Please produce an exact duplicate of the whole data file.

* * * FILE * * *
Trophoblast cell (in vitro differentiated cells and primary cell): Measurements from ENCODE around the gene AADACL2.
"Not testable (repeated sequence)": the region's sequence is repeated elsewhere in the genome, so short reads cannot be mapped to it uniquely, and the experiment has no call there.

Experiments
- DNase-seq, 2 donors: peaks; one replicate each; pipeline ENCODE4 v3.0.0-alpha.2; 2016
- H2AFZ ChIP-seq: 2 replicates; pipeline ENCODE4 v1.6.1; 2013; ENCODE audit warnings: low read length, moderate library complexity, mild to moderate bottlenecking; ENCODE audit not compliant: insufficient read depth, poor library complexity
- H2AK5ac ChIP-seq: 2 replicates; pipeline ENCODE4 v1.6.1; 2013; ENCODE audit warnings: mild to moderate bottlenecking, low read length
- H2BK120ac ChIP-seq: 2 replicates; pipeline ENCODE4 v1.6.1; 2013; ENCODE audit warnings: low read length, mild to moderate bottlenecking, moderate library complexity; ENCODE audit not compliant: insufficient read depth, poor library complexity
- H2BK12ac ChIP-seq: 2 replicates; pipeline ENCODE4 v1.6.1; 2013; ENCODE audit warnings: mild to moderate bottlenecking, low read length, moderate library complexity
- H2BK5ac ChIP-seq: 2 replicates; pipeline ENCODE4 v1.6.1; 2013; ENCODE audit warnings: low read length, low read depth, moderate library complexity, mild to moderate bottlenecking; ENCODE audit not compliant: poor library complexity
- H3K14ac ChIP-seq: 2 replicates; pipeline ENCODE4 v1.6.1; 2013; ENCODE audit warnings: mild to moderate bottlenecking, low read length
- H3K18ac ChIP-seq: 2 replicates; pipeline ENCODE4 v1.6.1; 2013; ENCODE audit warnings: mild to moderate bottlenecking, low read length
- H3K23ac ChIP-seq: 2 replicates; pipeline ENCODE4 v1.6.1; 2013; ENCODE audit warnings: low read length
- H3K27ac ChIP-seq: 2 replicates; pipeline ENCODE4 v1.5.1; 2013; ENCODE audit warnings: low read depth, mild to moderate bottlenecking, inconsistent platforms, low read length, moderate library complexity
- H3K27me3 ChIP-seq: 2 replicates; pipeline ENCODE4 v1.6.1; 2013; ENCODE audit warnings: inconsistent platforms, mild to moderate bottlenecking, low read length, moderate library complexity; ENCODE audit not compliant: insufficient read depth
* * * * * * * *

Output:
Trophoblast cell (in vitro differentiated cells and primary cell): Measurements from ENCODE around the gene AADACL2.
"Not testable (repeated sequence)": the region's sequence is repeated elsewhere in the genome, so short reads cannot be mapped to it uniquely, and the experiment has no call there.

Experiments
- DNase-seq, 2 donors: peaks; one replicate each; pipeline ENCODE4 v3.0.0-alpha.2; 2016
- H2AFZ ChIP-seq: 2 replicates; pipeline ENCODE4 v1.6.1; 2013; ENCODE audit warnings: low read length, moderate library complexity, mild to moderate bottlenecking; ENCODE audit not compliant: insufficient read depth, poor library complexity
- H2AK5ac ChIP-seq: 2 replicates; pipeline ENCODE4 v1.6.1; 2013; ENCODE audit warnings: mild to moderate bottlenecking, low read length
- H2BK120ac ChIP-seq: 2 replicates; pipeline ENCODE4 v1.6.1; 2013; ENCODE audit warnings: low read length, mild to moderate bottlenecking, moderate library complexity; ENCODE audit not compliant: insufficient read depth, poor library complexity
- H2BK12ac ChIP-seq: 2 replicates; pipeline ENCODE4 v1.6.1; 2013; ENCODE audit warnings: mild to moderate bottlenecking, low read length, moderate library complexity
- H2BK5ac ChIP-seq: 2 replicates; pipeline ENCODE4 v1.6.1; 2013; ENCODE audit warnings: low read length, low read depth, moderate library complexity, mild to moderate bottlenecking; ENCODE audit not compliant: poor library complexity
- H3K14ac ChIP-seq: 2 replicates; pipeline ENCODE4 v1.6.1; 2013; ENCODE audit warnings: mild to moderate bottlenecking, low read length
- H3K18ac ChIP-seq: 2 replicates; pipeline ENCODE4 v1.6.1; 2013; ENCODE audit warnings: mild to moderate bottlenecking, low read length
- H3K23ac ChIP-seq: 2 replicates; pipeline ENCODE4 v1.6.1; 2013; ENCODE audit warnings: low read length
- H3K27ac ChIP-seq: 2 replicates; pipeline ENCODE4 v1.5.1; 2013; ENCODE audit warnings: low read depth, mild to moderate bottlenecking, inconsistent platforms, low read length, moderate library complexity
- H3K27me3 ChIP-seq: 2 replicates; pipeline ENCODE4 v1.6.1; 2013; ENCODE audit warnings: inconsistent platforms, mild to moderate bottlenecking, low read length, moderate library complexity; ENCODE audit not compliant: insufficient read depth